I first saw Sparklite, the new title from publisher Merge Games and developer Red Blue Games, a little over a year ago and was immediately drawn to its 16-bit art style that brought back memories of playing classic Legend of Zelda titles. Fast forward to today and the game is now available on all modern platforms and I’ve finished my playthrough of this roguelike RPG. While having appealing visuals is important it is as equally as important to have an actual good game in there too. Does Sparklite deliver on both of these fronts?
The story of Sparklite follows a girl named Ada who’s ship has crash landed in the land of Geodia. This land is under attack by the evil Baron who won’t stop until he has disrupted the entire area and it ends up being up to Ada to put an end to his schemes. You’ll play through some early parts in the game before you ultimately are defeated and find yourself waking up back in the safe area of the game, a floating island called Refuge. This area is one of the key pillars of the game as it starts off small but can be expanded by spending Sparklite, the in game currency you’ll be gathering while playing.
The core gameplay loop involves venturing out into the procedually generated world of Geodia and defeating enemies, completing quests, and most importantly gathering Sparklite. Every bit of this currency you gain can then be taken back and spent on creating new shops and research labs to give you new benefits on your adventure. Now this is a roguelike so you may be worried about what happens when you die in the game. Should you die, and you most likely will a lot, you won’t lose any of the Sparklite you’ve gathered but you will lose things such as some of your consumable items. When you sustain damage out in the world sometimes it can be hard to find health in order to stay alive so even when I died I liked that I wasn’t punished by losing any of the Sparklite I had gathered on that run.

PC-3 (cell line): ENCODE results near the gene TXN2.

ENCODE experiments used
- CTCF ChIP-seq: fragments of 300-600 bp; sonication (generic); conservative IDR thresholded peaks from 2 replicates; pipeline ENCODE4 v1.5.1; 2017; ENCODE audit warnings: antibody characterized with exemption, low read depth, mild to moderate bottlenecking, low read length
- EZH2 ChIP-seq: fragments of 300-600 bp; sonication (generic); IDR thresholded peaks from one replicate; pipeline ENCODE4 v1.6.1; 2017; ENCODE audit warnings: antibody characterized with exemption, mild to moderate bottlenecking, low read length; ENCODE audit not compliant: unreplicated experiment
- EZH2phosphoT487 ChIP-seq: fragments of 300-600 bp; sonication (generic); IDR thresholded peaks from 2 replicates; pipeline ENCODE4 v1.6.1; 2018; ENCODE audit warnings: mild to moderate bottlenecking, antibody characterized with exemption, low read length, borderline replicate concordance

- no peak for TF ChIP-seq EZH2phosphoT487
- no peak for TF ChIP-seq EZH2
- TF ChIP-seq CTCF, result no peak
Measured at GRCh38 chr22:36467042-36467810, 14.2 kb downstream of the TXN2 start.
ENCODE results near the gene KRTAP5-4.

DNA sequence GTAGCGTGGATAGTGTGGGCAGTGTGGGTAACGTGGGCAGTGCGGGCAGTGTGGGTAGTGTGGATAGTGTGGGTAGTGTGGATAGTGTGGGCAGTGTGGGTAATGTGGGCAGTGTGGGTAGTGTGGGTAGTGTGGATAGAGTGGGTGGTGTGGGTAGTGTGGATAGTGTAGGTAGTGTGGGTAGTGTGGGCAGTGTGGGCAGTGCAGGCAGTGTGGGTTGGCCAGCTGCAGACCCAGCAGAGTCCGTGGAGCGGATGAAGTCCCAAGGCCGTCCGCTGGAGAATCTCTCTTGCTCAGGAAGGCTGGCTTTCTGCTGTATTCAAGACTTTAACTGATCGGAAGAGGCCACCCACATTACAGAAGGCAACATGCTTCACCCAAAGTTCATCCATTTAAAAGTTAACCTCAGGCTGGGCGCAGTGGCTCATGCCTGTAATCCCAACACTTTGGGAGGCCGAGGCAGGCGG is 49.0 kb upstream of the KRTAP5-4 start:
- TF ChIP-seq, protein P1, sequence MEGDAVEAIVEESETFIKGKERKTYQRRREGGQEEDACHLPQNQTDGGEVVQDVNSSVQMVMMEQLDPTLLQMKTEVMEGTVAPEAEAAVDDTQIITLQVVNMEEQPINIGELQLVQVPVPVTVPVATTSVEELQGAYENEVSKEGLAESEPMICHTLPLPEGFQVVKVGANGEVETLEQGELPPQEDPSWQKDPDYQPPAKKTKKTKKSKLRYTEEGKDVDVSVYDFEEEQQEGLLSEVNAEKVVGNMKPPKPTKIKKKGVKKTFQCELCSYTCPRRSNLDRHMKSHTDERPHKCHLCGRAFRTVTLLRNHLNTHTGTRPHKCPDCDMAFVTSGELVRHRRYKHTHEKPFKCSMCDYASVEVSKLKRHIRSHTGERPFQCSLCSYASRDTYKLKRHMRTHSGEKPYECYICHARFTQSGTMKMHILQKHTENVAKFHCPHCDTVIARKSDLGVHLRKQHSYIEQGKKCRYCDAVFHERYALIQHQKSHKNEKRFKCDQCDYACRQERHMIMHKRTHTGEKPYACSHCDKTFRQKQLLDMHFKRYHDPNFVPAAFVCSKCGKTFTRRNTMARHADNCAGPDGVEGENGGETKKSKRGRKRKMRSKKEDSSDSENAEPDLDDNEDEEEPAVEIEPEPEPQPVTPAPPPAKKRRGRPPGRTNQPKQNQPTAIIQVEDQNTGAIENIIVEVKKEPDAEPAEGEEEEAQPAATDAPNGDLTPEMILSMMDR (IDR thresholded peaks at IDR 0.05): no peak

While the world is different every time you venture out there are certain biomes that are always there and always in the same place. Things like a desert, swamps, and snowy mountain area are a few of them and you steadily open up more of the world as you progress and defeat dungeons and their bosses throughout the world. The bosses in this game are giant and they each have their own pattern to figure out so that you can conquer them. Once you do you’ll gain a new ability that will open up a new area of the world for you to explore.
I must say that I quite enjoyed the loop of going out, completing quests and dungeons and gathering Sparklite to then go back and spend at the Refuge. Even if I died on my run I always felt like I was making progress as the Sparklite I gained would then go towards making my next run more successful. It’s well worth building the Refuge up too as new buildings open up new benefits for you. You’ll gain things like free consumables, new weapons, and more. Another way to improve yourself is with Patches you gain in the game. These act like skill points and can increase things like your health, attack power and more and they can be gained by completing quests, buying them, etc. Every patch you gain can then be equipped by placing it on a grid. You only have so much room on the grid so you have to think about how you want to lay them out although the space can be expanded over time. If you get two of the same patch you can even combine them to increase the potency of it. I liked the system but because you gain them randomly at times I found it difficult to upgrade certain things I was in need of. In that sense you can find yourself grinding quite a bit should you need to buff up certain stats in order to progress in the game.